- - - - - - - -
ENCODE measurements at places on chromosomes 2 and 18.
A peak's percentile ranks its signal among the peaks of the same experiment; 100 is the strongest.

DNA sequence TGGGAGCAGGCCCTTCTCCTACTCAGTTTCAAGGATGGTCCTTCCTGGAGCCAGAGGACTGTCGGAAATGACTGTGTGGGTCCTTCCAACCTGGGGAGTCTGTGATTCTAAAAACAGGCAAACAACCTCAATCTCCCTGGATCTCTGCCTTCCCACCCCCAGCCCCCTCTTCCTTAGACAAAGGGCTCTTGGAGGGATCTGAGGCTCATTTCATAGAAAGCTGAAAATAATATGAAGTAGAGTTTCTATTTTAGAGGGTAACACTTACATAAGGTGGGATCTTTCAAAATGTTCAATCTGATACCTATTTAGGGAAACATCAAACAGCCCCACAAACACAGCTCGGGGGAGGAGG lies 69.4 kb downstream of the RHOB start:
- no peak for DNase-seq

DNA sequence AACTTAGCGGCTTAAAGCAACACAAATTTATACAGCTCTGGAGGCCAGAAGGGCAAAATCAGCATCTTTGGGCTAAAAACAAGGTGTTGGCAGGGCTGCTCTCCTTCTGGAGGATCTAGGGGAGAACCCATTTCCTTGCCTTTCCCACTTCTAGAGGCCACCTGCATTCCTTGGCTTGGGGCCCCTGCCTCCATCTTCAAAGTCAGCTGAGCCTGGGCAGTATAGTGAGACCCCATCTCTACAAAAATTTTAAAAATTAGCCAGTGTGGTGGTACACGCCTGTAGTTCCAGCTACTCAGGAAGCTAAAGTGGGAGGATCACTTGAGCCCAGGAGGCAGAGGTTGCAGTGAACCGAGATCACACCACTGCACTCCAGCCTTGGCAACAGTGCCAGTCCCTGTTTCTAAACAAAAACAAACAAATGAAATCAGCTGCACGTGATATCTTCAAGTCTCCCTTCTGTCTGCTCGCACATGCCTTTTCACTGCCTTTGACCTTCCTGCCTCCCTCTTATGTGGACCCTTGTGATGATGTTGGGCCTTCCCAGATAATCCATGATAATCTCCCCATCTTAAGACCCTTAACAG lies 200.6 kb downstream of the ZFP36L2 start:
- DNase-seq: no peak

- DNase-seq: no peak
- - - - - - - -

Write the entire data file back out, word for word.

ENCODE measurements at places on chromosomes 2 and 18.
A peak's percentile ranks its signal among the peaks of the same experiment; 100 is the strongest.

DNA sequence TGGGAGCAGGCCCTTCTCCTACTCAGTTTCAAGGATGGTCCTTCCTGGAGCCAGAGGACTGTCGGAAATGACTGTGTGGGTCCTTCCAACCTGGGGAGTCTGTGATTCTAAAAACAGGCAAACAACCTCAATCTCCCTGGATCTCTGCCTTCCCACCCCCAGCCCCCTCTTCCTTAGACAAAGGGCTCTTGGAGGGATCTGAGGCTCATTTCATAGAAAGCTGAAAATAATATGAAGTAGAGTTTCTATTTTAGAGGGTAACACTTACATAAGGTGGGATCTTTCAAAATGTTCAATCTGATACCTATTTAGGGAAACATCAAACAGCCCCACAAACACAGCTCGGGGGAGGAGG lies 69.4 kb downstream of the RHOB start:
- no peak for DNase-seq

DNA sequence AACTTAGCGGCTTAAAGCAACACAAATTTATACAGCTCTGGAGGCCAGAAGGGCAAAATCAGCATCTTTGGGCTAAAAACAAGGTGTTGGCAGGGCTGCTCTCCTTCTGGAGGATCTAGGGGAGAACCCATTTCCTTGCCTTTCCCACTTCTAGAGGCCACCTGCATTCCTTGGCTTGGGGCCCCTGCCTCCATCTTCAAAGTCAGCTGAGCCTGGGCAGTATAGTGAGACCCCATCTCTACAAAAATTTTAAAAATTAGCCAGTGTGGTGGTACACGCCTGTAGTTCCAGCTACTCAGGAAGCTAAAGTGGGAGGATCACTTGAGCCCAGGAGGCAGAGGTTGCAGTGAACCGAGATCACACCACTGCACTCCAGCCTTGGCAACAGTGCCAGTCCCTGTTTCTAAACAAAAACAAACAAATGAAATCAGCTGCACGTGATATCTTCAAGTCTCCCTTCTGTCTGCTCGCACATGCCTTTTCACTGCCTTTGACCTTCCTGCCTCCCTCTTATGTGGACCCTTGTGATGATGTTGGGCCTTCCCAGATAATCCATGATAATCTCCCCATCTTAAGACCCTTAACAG lies 200.6 kb downstream of the ZFP36L2 start:
- DNase-seq: no peak

- DNase-seq: no peak